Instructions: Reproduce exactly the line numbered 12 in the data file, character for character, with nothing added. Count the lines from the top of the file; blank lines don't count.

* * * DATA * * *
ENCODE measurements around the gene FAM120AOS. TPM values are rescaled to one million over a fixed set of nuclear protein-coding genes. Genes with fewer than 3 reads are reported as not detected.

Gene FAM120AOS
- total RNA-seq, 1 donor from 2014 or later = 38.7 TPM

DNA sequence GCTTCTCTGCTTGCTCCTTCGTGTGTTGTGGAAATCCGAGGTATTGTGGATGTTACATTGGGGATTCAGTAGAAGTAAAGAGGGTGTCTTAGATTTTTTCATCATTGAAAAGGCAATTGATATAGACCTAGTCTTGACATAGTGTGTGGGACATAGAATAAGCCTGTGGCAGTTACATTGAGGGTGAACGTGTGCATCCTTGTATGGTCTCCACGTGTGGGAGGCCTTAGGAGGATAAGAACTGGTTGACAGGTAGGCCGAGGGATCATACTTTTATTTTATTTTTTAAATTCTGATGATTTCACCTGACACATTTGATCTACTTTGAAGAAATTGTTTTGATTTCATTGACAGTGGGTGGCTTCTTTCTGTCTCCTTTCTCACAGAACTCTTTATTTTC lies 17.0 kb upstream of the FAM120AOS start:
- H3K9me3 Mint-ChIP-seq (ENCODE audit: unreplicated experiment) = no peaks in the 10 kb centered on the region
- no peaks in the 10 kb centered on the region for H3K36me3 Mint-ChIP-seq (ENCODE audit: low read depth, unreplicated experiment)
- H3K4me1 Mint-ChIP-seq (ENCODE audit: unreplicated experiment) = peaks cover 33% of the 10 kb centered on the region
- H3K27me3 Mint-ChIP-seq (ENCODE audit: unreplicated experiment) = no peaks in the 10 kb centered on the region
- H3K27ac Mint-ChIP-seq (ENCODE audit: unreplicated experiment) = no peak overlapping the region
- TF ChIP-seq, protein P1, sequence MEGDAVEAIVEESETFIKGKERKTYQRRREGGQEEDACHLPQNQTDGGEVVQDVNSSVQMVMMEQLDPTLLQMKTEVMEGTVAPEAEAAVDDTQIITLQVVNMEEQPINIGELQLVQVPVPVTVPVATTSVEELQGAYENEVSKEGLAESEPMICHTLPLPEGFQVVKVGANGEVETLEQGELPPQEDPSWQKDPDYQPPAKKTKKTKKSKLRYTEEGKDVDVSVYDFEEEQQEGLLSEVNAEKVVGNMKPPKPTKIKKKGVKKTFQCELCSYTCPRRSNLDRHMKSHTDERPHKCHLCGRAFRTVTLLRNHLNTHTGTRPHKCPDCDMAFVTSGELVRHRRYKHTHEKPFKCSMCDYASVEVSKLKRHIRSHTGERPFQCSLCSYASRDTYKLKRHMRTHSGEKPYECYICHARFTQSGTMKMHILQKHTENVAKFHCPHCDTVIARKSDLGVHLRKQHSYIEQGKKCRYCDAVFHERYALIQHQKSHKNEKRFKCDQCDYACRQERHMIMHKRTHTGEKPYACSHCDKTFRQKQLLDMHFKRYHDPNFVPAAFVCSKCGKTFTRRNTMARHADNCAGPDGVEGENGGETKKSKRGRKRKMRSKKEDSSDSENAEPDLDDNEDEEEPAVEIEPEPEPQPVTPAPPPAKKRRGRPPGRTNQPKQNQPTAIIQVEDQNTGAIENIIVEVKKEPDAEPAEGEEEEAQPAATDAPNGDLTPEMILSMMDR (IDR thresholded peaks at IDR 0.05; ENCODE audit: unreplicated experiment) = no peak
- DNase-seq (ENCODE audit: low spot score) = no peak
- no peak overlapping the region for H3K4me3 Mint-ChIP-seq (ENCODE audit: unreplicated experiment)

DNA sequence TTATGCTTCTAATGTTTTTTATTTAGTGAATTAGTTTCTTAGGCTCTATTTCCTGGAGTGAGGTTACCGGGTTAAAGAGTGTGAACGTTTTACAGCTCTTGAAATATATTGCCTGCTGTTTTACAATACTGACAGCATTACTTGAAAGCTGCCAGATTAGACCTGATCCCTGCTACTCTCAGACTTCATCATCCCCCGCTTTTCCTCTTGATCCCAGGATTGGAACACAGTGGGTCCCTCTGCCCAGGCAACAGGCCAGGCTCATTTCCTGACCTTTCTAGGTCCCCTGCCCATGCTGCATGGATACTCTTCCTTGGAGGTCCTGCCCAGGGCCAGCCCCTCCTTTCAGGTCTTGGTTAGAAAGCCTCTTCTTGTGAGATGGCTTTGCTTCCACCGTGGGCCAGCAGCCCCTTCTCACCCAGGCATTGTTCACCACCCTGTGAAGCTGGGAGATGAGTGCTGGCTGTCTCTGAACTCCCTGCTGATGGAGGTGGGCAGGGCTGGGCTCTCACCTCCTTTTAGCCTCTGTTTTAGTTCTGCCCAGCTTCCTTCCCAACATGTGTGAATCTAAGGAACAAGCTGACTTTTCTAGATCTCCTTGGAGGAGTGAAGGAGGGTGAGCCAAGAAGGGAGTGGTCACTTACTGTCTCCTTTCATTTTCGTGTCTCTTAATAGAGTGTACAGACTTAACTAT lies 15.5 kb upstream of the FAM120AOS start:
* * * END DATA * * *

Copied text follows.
- no peak overlapping the region for H3K4me3 Mint-ChIP-seq (ENCODE audit: unreplicated experiment)